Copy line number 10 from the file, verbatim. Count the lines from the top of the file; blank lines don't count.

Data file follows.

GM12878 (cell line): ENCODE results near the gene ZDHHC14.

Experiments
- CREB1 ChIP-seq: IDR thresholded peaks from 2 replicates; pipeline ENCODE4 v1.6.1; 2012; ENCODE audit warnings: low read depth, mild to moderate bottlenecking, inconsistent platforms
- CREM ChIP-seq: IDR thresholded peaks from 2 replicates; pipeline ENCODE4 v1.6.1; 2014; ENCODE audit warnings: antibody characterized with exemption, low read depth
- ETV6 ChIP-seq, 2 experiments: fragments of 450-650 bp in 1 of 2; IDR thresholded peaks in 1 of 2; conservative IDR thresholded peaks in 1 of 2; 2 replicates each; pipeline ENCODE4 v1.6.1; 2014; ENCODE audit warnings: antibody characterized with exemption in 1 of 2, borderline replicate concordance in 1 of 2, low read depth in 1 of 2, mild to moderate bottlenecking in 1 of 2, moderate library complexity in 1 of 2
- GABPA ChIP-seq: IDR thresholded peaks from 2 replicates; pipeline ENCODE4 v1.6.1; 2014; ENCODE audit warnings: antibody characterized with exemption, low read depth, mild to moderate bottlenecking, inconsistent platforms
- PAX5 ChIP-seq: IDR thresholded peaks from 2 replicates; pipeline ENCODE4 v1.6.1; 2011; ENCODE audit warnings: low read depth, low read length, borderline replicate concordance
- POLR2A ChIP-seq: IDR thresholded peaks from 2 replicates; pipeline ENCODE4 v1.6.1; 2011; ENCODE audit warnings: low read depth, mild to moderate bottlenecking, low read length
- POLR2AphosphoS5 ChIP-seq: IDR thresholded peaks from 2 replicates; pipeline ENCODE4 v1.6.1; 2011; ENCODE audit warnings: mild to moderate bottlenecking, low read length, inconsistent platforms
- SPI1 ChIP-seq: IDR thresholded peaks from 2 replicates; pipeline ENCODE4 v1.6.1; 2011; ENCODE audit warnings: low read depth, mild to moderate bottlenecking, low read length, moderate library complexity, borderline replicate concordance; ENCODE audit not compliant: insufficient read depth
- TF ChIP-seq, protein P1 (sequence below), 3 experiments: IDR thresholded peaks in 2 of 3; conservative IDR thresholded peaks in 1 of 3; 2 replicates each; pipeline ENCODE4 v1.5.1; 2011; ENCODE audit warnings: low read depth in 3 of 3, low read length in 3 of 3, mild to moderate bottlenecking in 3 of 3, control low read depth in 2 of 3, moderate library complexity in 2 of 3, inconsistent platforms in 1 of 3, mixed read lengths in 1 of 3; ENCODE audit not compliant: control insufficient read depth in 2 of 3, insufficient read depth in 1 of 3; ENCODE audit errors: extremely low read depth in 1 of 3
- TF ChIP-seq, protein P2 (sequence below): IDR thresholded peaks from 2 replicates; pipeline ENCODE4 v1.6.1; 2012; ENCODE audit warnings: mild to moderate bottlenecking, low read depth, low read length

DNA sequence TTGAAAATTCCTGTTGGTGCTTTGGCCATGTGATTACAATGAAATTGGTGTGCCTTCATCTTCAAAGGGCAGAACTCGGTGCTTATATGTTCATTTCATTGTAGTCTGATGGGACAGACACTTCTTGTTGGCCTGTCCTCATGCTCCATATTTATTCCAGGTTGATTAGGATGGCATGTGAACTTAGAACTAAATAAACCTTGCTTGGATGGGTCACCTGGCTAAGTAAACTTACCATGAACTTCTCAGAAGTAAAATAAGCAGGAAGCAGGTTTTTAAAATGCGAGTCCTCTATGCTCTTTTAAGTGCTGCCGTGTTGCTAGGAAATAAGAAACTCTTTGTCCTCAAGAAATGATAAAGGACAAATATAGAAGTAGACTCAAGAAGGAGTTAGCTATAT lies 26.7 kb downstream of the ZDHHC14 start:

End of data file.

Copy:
- SPI1 ChIP-seq: IDR thresholded peaks from 2 replicates; pipeline ENCODE4 v1.6.1; 2011; ENCODE audit warnings: low read depth, mild to moderate bottlenecking, low read length, moderate library complexity, borderline replicate concordance; ENCODE audit not compliant: insufficient read depth